I hated high school. With a passion. So, by sophomore year I'd worked the system in such a way that I could leave campus every day before lunch. I spent the afternoons working at a hair salon (earning work-study credits) and nights taking classes at the community college. But it wasn't enough. I wanted OUT so I doubled up on classes, took summer courses, weekend intensive workshops and managed to graduate a semester early.
Finally free of high school I hopped on a plane and moved across the country to New York City. I was seventeen.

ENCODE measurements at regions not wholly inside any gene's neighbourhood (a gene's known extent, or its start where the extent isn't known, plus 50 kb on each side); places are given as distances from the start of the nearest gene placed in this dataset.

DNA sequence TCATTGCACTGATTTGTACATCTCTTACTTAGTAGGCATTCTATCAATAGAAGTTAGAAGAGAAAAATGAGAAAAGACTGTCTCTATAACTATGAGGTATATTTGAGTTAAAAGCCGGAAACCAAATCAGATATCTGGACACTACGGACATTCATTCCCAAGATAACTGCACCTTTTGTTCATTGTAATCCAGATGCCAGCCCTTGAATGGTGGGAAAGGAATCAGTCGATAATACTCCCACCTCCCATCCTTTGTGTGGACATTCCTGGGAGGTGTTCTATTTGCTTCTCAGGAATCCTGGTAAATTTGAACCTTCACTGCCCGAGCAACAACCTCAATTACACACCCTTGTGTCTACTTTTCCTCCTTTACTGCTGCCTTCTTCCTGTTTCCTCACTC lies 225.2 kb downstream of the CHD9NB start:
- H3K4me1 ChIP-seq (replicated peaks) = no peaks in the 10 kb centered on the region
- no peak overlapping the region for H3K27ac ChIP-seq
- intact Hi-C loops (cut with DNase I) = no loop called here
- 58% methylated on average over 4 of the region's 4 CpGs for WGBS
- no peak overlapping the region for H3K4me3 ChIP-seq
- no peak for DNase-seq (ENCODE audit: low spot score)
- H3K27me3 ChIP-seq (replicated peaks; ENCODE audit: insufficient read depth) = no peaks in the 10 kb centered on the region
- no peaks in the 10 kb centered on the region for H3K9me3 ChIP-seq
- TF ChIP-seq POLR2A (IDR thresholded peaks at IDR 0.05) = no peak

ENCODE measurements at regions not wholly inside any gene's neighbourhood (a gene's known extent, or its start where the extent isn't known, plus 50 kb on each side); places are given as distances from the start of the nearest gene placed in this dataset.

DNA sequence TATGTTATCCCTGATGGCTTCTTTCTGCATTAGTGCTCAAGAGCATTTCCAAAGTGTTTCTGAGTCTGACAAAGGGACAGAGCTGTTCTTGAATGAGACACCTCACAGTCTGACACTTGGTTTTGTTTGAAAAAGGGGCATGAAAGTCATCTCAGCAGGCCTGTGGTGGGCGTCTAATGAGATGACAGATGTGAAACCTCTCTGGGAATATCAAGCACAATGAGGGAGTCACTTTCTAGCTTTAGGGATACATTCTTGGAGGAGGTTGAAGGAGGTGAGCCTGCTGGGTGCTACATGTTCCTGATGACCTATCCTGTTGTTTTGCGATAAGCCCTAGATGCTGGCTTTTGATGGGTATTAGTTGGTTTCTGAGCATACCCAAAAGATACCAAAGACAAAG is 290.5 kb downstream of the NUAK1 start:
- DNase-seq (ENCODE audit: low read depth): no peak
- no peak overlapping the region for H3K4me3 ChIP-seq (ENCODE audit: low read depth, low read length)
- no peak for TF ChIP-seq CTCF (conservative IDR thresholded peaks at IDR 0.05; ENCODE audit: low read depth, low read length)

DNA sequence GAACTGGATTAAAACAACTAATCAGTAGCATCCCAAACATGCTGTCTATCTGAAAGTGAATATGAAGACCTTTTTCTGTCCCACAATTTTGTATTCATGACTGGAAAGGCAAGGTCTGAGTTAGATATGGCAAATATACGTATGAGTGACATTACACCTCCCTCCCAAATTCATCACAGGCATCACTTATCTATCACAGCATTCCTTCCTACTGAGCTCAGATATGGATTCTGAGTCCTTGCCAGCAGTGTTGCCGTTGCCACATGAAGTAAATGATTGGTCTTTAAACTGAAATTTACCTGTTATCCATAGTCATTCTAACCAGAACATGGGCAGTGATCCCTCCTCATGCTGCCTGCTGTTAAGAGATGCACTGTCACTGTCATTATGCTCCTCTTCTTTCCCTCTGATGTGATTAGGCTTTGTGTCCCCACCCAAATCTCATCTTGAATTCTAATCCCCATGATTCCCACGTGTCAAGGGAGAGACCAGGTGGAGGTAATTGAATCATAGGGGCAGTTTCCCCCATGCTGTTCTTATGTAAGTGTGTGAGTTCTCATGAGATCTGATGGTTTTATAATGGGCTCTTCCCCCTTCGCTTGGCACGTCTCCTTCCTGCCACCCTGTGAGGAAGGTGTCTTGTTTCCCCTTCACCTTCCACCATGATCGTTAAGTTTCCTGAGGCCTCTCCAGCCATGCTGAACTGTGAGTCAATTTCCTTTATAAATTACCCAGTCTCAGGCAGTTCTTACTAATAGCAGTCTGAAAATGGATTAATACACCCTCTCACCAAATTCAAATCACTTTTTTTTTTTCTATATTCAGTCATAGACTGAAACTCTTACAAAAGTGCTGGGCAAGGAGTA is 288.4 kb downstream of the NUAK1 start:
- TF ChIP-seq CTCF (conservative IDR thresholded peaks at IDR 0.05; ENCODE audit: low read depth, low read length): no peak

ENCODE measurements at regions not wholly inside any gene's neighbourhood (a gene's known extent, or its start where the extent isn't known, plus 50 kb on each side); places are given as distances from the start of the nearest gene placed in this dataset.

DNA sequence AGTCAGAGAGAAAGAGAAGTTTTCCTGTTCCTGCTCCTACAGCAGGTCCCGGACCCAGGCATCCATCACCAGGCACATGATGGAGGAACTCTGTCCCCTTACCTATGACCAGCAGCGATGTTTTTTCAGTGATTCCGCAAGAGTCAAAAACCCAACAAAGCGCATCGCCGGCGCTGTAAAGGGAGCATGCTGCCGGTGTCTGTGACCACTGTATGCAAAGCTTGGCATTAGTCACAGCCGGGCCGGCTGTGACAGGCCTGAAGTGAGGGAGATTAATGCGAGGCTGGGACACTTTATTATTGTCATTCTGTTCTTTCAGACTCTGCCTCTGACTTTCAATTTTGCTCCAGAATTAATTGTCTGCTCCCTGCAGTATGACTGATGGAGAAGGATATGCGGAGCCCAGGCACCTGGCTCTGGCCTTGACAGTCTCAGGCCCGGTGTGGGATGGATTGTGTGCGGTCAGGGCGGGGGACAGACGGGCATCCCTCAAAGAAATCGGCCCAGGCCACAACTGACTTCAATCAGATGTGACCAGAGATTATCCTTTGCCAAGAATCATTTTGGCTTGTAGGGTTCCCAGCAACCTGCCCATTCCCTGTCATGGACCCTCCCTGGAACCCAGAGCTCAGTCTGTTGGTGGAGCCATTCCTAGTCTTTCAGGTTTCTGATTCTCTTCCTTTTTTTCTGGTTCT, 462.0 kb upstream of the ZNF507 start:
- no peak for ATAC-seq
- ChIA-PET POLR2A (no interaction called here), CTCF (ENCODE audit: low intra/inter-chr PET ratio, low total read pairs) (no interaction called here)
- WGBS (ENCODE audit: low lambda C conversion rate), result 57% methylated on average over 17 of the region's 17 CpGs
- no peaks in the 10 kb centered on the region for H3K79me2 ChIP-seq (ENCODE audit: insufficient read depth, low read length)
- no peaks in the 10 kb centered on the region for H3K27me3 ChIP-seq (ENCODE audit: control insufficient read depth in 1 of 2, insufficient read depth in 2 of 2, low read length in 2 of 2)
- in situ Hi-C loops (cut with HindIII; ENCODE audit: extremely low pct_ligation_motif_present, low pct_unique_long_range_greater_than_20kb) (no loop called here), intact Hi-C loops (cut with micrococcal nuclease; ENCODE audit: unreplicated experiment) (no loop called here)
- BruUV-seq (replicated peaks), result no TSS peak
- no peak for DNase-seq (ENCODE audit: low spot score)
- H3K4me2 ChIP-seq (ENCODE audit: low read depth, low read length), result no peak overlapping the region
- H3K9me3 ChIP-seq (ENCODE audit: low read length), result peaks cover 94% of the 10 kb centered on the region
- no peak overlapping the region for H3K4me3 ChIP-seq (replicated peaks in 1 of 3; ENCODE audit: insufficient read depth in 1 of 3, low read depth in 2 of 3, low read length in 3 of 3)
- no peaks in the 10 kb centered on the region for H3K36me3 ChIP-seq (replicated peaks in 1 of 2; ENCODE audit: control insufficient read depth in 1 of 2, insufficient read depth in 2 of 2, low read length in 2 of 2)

In his article "Class Dismissed," Walter Kirn posits that we should do away with the 12th grade entirely because it's become a "year of licensed irresponsibility." Is it true? I wasn't really there... Perhaps it would be best to offer students a choice the summer before senior year. Or ...
Could we possibly require a mandatory year of service before entry to college? Imagine hoards of 17-year-olds volunteering at elementary school, hospitals, farms (see "Plow Shares" - same issue NY Times Magazine), convalescent homes, and appropriate non profit organizations around the country. Can you imagine entering college after spending a year discovering how your actions help a person, community or even the world? Would this experience have changed the directions taken in university? Would NOT going to college become a viable option leading to long term, valuable, working posts? Would apprenticeships come back into vogue?
I kind of love the idea. What do you think?